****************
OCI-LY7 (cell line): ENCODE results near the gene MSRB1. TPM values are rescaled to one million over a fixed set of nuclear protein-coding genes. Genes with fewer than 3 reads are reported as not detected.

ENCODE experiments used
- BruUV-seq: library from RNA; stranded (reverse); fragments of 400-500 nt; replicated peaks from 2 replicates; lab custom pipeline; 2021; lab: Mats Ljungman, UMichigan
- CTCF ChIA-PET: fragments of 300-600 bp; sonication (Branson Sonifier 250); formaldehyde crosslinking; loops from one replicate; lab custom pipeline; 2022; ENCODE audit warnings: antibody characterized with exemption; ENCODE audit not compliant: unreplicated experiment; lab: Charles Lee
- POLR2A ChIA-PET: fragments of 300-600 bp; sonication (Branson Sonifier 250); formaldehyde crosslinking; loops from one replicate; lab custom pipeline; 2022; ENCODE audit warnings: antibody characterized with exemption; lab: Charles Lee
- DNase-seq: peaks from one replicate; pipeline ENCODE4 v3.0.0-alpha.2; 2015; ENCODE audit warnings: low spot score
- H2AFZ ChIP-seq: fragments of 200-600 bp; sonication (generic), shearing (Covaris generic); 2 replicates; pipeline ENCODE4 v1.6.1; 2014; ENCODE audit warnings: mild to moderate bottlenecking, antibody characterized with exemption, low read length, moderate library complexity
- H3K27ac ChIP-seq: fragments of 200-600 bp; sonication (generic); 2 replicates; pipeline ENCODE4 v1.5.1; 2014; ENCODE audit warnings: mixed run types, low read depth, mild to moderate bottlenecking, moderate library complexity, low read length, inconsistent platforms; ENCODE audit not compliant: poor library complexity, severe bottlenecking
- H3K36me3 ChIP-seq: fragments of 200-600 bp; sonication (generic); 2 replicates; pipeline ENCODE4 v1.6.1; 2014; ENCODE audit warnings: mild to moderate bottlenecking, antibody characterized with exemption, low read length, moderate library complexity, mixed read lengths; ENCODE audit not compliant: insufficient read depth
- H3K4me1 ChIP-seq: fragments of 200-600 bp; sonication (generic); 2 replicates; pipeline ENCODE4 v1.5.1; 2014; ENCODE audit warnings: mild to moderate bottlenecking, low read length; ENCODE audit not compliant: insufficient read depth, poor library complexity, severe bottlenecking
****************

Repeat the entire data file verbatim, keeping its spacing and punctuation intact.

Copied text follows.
OCI-LY7 (cell line): ENCODE results near the gene MSRB1. TPM values are rescaled to one million over a fixed set of nuclear protein-coding genes. Genes with fewer than 3 reads are reported as not detected.

ENCODE experiments used
- BruUV-seq: library from RNA; stranded (reverse); fragments of 400-500 nt; replicated peaks from 2 replicates; lab custom pipeline; 2021; lab: Mats Ljungman, UMichigan
- CTCF ChIA-PET: fragments of 300-600 bp; sonication (Branson Sonifier 250); formaldehyde crosslinking; loops from one replicate; lab custom pipeline; 2022; ENCODE audit warnings: antibody characterized with exemption; ENCODE audit not compliant: unreplicated experiment; lab: Charles Lee
- POLR2A ChIA-PET: fragments of 300-600 bp; sonication (Branson Sonifier 250); formaldehyde crosslinking; loops from one replicate; lab custom pipeline; 2022; ENCODE audit warnings: antibody characterized with exemption; lab: Charles Lee
- DNase-seq: peaks from one replicate; pipeline ENCODE4 v3.0.0-alpha.2; 2015; ENCODE audit warnings: low spot score
- H2AFZ ChIP-seq: fragments of 200-600 bp; sonication (generic), shearing (Covaris generic); 2 replicates; pipeline ENCODE4 v1.6.1; 2014; ENCODE audit warnings: mild to moderate bottlenecking, antibody characterized with exemption, low read length, moderate library complexity
- H3K27ac ChIP-seq: fragments of 200-600 bp; sonication (generic); 2 replicates; pipeline ENCODE4 v1.5.1; 2014; ENCODE audit warnings: mixed run types, low read depth, mild to moderate bottlenecking, moderate library complexity, low read length, inconsistent platforms; ENCODE audit not compliant: poor library complexity, severe bottlenecking
- H3K36me3 ChIP-seq: fragments of 200-600 bp; sonication (generic); 2 replicates; pipeline ENCODE4 v1.6.1; 2014; ENCODE audit warnings: mild to moderate bottlenecking, antibody characterized with exemption, low read length, moderate library complexity, mixed read lengths; ENCODE audit not compliant: insufficient read depth
- H3K4me1 ChIP-seq: fragments of 200-600 bp; sonication (generic); 2 replicates; pipeline ENCODE4 v1.5.1; 2014; ENCODE audit warnings: mild to moderate bottlenecking, low read length; ENCODE audit not compliant: insufficient read depth, poor library complexity, severe bottlenecking